October 18, 2015:
Poland says it needs 40 AGM-158A JASSM (Joint Air-to-Surface Standoff Missiles) it ordered in 2014 immediately and the U.S. is apparently speeding up delivery, especially the training missiles, test and maintenance equipment and special equipment for the Polish F-16s that will use JASSM. The Poles are paying $500 million for the JASSMs and accessories. This order was confirmed in late 2014 and even then there were concerns about Russia. Then as now Poland needs JASSM to deal with modern air defenses Russia is building. Russia is the only real enemy Poland has in the region and Poland wants to be prepared for the worst. Apparently Poland believes the worst is more likely now than in 2014 and the United States agrees. As a member of NATO Poland expects back up if the Russians come after them and JASSM provides a way to discourage or at least slow down Russian aggression.
Australia was the first (in 1999) foreign customer for JASSM but had to wait a while. Such delays are no longer a problem because JASSM finally proved it would work. JASSM was expected to enter production by 2002 but that was delayed frequently by development problems. From 2006 to 2009 the U.S. Department of Defense was on the verge of cancelling the $6 billion JASSM program several times. Lobbying, pleading, large orders from Australia and South Korea, and the growing possibility that the missile would be useful against Iranian, Chinese or North Korean air defense systems, gave the program a few more lives.
The only problem JASSM had was that, well, it often didn't work. Until 2009 the tests had been mostly failures. But the manufacturer was able to identify all the problems, and convinced the government that these were the result of poor manufacturing not some fundamental design flaws. The manufacturing issues, the builder promised, were fixed. Fortunately tests in late 2009 were over 90 percent successful. That kind of good news arrived just in time and JASSM finally entered service. Although the U.S. Air Force ordered the JASSM into full production in early 2004 only a few were produced because of test failures. Air force purchasing plans were cut way back because of the reliability problems, and this delayed shipment of the missiles to combat units until 2011. To help this along the U.S. Air Force ordered 160 JASSM in 2010 at a cost of about $1.5 million each.
JASSM is the third family of GPS guided smart bombs to be developed and is the most expensive. The original JDAM bomb kit (added to 500, 1,000 and 2,000 pound bombs), cost $26,000 each. The longer range JSOW (JDAM with wings and more powerful guidance system), cost $460,000 each. The even longer range JASSM cost over half a million dollars (the 400 kilometer version) to over a million dollars (the 900 kilometer JASSM ER) each. Then there is the SDB (Small Diameter Bomb), a 250 pound JDAM that can also punch through concrete bunkers and other structures. These cost $75,000 each. All these are basically GPS guided smart bombs.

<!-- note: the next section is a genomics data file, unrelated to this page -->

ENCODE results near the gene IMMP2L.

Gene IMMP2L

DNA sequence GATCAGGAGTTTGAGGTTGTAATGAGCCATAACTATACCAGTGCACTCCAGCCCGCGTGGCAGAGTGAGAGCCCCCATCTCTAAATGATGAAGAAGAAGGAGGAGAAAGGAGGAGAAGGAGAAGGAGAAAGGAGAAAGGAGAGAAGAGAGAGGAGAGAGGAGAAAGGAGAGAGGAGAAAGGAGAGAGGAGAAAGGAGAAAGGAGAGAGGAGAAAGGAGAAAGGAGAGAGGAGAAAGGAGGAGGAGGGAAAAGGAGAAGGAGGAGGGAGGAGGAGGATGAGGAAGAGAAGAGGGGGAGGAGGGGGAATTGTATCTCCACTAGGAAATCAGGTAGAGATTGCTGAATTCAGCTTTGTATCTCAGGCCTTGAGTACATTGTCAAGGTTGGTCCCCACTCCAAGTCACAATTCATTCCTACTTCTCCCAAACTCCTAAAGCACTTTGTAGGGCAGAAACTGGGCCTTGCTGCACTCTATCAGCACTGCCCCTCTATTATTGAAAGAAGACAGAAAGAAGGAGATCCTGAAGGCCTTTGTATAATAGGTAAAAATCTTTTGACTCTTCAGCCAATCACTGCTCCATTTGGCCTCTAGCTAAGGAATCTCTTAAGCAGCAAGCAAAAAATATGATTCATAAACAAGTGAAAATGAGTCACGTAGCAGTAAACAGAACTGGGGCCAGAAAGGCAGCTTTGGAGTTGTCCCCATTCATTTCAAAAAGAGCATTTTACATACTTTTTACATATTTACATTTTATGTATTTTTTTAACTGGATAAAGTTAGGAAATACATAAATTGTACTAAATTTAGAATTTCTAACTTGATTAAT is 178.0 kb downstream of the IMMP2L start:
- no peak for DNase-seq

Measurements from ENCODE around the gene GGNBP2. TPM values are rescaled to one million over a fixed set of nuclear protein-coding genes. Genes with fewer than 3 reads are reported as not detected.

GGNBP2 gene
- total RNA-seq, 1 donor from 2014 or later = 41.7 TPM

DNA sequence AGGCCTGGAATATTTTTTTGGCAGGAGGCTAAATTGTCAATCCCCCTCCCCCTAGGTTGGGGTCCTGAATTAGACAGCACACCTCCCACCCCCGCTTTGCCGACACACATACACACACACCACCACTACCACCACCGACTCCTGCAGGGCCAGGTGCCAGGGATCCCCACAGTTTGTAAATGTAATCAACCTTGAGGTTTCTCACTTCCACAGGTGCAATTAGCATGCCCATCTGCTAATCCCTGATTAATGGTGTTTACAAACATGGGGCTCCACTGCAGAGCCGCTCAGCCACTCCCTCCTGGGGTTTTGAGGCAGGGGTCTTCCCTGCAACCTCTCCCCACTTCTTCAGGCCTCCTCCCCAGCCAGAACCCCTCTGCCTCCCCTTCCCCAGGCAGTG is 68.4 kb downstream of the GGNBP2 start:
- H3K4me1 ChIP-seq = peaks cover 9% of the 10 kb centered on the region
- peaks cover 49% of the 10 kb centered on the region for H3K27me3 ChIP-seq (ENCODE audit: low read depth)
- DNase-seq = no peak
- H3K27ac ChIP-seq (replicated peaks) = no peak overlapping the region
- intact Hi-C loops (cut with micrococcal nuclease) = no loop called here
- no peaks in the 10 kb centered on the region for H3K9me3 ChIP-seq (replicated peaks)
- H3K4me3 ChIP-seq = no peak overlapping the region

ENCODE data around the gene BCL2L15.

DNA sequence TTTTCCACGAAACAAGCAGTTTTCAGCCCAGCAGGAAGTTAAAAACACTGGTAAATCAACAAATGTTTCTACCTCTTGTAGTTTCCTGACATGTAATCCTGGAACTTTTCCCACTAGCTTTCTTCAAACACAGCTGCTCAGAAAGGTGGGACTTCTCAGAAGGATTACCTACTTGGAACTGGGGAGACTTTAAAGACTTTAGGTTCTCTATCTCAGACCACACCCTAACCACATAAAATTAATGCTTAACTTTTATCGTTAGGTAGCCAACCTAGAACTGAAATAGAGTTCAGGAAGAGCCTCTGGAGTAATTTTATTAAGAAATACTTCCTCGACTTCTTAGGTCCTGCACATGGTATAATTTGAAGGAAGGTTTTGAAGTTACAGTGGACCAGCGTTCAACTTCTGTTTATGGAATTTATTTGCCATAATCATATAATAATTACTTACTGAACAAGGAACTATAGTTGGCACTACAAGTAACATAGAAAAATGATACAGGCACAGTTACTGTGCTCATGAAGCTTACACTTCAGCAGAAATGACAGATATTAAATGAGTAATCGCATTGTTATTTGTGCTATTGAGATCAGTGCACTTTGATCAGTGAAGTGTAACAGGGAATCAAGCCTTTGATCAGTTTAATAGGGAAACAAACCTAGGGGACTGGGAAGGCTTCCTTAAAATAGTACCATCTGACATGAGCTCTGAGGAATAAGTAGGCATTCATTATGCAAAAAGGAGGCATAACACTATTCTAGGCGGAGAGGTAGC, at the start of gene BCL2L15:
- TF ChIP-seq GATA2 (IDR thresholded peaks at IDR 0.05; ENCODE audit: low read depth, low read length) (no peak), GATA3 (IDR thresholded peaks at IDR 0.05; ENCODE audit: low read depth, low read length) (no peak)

JASSM missiles are 1,045 kg (2,300 pound) weapons that are basically 455 kg (1,000 pound) JDAMS (GPS guided bombs) with a motor added. JASSM was designed to go after enemy air defense systems or targets deep in heavily defended (against air attack) enemy territory. The original reason for buying these was to have something to deal with air defenses of a nation like China. The air force and navy planned to buy over 5,000 JASSM, but there has been opposition in the military and in Congress. The missiles are ten times more expensive than a JADM bomb of the same weight. But the aviators make the argument that many aircraft and pilots would be lost if the air defenses of a nation like, perhaps China, were attacked without using JASSM.
JASSM is stealthy and uses GPS and terminal (infrared) guidance to zero in on heavily defended targets (like air defense sites.) The terminal guidance enables the missile to land within three meters (ten feet) of the aiming point. If there were a war with North Korea, for example, JASSM would be essential to taking out enemy air defenses, or any other targets that have to be hit early in a war (before air defenses can be shut down.) This capability is apparently what attracted the South Koreans, who now have F-15K aircraft that can carry JASSM. It also caught the attention of Poland when Russian began making threatening noises.
JASSM was designed to handle the most modern Russian surface to air missiles, which are also being sold to China. North Korea has older stuff, and can't afford the newer Russian SAMs. But even these older air defenses can be dangerous, and are best addressed with long range missiles. So there is a need for a missile like JASSM, at least one that works. With Russian warplanes and air defense systems now operating in Syria JASSM may be needed there before in East Europe.